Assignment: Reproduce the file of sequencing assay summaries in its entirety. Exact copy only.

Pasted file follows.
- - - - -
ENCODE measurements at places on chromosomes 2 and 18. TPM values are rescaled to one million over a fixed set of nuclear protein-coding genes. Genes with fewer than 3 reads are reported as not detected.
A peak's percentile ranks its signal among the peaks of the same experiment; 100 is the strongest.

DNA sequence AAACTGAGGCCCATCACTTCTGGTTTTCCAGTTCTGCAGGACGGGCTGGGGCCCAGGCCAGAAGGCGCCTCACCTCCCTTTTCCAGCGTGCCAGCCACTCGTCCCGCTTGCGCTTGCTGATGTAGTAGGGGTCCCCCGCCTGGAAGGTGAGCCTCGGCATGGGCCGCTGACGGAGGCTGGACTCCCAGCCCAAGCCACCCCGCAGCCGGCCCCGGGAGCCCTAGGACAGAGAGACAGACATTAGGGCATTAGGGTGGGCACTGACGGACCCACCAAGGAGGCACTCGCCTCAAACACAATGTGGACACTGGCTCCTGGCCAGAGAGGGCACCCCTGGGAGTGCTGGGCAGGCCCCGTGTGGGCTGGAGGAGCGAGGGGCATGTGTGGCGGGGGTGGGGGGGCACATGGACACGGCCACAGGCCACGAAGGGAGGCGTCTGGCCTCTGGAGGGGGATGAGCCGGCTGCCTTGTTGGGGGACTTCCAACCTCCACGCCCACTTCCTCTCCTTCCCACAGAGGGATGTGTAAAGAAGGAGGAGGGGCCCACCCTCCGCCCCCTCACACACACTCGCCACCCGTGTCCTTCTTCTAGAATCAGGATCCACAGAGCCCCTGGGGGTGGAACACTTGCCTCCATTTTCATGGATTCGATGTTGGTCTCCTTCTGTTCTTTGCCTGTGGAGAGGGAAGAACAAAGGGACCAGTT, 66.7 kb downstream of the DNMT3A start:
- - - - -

ENCODE measurements at places on chromosomes 2 and 18. TPM values are rescaled to one million over a fixed set of nuclear protein-coding genes. Genes with fewer than 3 reads are reported as not detected.
A peak's percentile ranks its signal among the peaks of the same experiment; 100 is the strongest.

DNA sequence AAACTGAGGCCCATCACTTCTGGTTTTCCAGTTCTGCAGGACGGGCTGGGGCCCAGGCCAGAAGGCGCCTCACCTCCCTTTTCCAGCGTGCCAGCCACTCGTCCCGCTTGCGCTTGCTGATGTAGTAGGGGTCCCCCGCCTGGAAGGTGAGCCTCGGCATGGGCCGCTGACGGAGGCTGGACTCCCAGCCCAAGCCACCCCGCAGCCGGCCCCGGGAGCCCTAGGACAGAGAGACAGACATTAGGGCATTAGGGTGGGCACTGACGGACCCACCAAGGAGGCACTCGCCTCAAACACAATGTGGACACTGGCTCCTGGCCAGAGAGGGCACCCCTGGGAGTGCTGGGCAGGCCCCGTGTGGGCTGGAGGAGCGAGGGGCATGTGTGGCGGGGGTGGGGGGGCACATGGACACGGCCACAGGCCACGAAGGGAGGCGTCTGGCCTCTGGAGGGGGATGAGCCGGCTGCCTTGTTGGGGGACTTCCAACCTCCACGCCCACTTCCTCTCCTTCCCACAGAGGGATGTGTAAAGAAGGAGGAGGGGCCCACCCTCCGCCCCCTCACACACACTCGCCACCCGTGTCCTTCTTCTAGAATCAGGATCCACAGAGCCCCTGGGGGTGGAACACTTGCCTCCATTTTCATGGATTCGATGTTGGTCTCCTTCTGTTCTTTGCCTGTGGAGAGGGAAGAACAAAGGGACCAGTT, 66.7 kb downstream of the DNMT3A start: